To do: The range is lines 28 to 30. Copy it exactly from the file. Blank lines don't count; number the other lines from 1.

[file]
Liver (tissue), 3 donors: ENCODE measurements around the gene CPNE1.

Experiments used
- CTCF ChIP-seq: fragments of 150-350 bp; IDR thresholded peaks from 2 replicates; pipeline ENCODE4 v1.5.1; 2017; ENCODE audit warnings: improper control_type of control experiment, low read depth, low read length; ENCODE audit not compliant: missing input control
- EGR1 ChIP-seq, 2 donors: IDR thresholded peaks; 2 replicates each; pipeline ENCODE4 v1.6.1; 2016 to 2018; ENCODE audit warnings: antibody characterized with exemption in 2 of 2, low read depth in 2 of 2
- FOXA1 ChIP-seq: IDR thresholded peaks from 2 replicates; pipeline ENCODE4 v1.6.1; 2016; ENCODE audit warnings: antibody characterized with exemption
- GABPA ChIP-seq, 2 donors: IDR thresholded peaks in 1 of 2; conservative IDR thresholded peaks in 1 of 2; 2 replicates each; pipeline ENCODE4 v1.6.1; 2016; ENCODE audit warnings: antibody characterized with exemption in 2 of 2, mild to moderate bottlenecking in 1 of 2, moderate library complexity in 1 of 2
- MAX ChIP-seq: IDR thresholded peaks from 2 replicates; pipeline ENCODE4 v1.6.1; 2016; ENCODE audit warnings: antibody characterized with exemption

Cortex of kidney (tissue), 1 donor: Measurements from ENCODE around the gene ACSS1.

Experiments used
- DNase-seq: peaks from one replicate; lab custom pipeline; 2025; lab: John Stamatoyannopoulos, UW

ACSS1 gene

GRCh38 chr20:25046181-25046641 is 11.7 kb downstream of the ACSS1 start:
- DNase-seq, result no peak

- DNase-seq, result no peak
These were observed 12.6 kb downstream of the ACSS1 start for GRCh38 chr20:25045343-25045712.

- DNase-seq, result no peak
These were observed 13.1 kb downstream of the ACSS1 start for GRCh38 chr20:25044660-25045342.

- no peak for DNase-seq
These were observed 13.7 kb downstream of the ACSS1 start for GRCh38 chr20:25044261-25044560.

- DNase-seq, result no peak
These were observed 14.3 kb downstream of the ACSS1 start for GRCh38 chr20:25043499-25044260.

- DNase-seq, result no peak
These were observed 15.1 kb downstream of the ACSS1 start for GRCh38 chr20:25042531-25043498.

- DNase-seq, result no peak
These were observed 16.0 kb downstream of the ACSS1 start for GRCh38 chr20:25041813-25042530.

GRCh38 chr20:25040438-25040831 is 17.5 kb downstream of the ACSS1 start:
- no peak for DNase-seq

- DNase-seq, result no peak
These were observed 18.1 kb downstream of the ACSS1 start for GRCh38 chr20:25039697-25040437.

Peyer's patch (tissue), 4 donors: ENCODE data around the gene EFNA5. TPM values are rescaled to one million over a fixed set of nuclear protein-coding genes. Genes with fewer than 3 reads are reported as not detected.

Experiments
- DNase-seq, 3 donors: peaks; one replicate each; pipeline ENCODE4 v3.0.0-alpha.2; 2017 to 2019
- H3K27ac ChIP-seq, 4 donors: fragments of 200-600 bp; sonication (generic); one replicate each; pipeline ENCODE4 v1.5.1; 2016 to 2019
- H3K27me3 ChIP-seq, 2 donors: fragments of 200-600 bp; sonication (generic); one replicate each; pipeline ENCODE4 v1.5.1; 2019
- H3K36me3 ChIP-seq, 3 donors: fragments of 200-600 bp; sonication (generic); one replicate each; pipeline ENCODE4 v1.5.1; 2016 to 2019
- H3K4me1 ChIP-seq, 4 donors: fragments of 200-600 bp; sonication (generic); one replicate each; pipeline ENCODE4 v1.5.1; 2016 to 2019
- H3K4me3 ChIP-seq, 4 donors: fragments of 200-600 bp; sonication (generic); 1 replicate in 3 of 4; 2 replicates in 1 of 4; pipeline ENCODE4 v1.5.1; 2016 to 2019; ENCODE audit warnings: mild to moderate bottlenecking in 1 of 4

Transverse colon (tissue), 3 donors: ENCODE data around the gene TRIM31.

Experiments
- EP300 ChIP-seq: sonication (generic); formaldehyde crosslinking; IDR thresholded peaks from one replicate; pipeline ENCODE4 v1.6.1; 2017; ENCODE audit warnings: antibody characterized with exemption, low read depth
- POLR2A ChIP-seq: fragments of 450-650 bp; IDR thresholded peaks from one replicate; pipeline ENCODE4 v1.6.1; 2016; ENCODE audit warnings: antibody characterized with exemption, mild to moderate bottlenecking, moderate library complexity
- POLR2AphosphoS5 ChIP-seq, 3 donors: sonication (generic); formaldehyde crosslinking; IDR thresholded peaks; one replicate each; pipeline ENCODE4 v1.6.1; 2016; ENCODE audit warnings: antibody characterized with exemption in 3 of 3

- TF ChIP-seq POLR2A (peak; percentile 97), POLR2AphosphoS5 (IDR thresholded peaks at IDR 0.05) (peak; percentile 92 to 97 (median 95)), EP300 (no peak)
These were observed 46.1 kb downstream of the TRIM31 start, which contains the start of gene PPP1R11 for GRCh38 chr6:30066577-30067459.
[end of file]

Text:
- DNase-seq, result no peak
These were observed 18.1 kb downstream of the ACSS1 start for GRCh38 chr20:25039697-25040437.

Peyer's patch (tissue), 4 donors: ENCODE data around the gene EFNA5. TPM values are rescaled to one million over a fixed set of nuclear protein-coding genes. Genes with fewer than 3 reads are reported as not detected.